First published in Roads and Kingdoms 19 June 2015
A trip to Burma can be as expensive or as cheap as you want. To get around the city you could pay a few dollars for a taxi, or just walk, if you don’t mind the crushing humidity.
If you’re traveling further afield, you may want to look at flights, around $100 one way, or perhaps just take a bus for $15. Don’t take any long train rides if you value your sanity/ribs/a linear progression of time. And finally at night, when you’re looking for somewhere to rest your head, you could always stay at the Sule Shangri La for just $355 a night. Alternatively, you could spend $4 a night and sleep in the infamous “Hobbit Cave” of Mahabandoola Guest House.
Choices are a-plenty, and the same divergence applies to food. Yet whereas the others tend to follow some correlation between cost and quality, the same cannot be said for culinary matters.
In my last trip to Yangon, budgetary constraints, which is also just what I call my bank account now, imposed a certain curtailment of my options. I had to eat for cheap. Thankfully, this meant that I was able to enjoy the rather wonderful breakfast option of mohinga.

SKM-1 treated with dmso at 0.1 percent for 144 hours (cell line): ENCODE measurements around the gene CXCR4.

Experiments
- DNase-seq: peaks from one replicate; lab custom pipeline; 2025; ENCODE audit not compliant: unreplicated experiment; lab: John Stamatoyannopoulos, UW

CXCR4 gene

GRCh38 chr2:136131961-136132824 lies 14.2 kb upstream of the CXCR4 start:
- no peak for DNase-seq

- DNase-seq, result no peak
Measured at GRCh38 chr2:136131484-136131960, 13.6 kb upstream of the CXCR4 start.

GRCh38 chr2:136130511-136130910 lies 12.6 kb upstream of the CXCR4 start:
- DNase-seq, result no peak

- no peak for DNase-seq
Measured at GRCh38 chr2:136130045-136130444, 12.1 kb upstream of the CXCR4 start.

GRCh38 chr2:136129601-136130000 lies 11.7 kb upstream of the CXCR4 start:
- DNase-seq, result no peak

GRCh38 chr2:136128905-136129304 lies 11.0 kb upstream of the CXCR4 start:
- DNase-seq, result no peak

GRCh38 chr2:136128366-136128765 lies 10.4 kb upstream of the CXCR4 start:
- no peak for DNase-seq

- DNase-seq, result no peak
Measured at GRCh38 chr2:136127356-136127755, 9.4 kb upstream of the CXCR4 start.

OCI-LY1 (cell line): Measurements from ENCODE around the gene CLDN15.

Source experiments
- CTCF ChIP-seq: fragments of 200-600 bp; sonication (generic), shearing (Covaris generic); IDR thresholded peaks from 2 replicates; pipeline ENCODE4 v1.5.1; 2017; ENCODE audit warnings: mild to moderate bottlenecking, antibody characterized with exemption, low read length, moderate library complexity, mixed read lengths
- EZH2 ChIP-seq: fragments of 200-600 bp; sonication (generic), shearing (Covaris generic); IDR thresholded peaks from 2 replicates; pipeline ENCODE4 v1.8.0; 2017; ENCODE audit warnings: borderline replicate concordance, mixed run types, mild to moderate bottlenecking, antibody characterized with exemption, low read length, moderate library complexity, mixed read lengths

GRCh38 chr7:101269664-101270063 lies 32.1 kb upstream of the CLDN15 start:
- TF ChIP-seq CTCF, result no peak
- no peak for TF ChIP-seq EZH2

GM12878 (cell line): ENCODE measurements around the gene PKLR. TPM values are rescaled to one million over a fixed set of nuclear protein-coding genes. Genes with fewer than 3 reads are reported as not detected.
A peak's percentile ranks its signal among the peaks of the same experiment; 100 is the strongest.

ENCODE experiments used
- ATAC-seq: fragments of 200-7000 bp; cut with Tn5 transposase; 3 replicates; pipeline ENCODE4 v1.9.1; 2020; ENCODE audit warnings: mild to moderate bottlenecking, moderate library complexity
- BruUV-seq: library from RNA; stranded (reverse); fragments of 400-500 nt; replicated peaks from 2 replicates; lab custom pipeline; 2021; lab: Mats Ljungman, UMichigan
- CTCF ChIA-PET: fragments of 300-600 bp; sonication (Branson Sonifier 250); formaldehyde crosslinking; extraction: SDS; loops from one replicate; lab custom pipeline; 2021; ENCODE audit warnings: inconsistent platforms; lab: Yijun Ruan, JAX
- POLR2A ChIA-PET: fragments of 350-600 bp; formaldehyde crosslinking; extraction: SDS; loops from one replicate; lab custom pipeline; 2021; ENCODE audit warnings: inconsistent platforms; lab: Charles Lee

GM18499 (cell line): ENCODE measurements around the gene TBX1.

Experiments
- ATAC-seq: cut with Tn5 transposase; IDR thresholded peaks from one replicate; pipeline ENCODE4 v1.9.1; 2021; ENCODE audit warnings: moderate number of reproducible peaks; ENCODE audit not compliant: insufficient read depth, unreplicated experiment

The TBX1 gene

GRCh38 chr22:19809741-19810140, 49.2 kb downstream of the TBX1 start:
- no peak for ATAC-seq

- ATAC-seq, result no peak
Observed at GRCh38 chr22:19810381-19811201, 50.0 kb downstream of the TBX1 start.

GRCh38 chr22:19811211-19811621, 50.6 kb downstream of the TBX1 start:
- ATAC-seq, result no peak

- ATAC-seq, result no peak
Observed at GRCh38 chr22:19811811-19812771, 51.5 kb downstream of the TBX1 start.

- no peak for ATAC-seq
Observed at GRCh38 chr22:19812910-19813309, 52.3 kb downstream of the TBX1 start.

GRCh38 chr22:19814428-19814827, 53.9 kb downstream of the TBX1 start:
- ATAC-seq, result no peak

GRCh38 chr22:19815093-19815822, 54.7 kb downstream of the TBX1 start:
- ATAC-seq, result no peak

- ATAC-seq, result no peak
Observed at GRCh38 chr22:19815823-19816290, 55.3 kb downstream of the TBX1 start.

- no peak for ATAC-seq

Wondering around the streets of downtown Yangon in the early morning, it’s hard to miss the mohinga sellers. Almost every corner has a little food stall, and almost any stall with a large metal pot will have it. This is probably because mohinga is cherished as Burma’s national dish, and demand in the morning is high.
“It is number one of course…” This was how one young man sternly responded to my question of where it ranks in Burmese dishes. He seemed genuinely shocked that I had even asked, and I was half expecting him to add “…you idiot.”
A smooth, comforting noodle soup, mohinga is, I recognize, not for everyone. The base, the most important aspect of the dish, is a fish stock that may be too pungent for some. However, the stock varies from stall to stall as each person adds or omits that little something that makes every new plate of the stuff prompt just a flicker of anticipation for the nuanced differences.
At its most basic, mohinga is served with some thin rice noodles, casually grabbed from a large tangle next to the pot of soup, and plopped into the bottom of a small bowl. Next is the soup itself, a mixture of the fish broth, rice powder, onion, and chopped banana stems, which surprisingly retains a touch of its fruitiness. Together, the flavors are delicate and light, perfect for breakfast and thoroughly fulfilling. Oh, and I should add it costs 30 cents a bowl.
So while I may have resorted to Mohinga out of fiscal prudence at the start, that’s not the reason I continued to eat it every morning for a week. The stuff is glorious.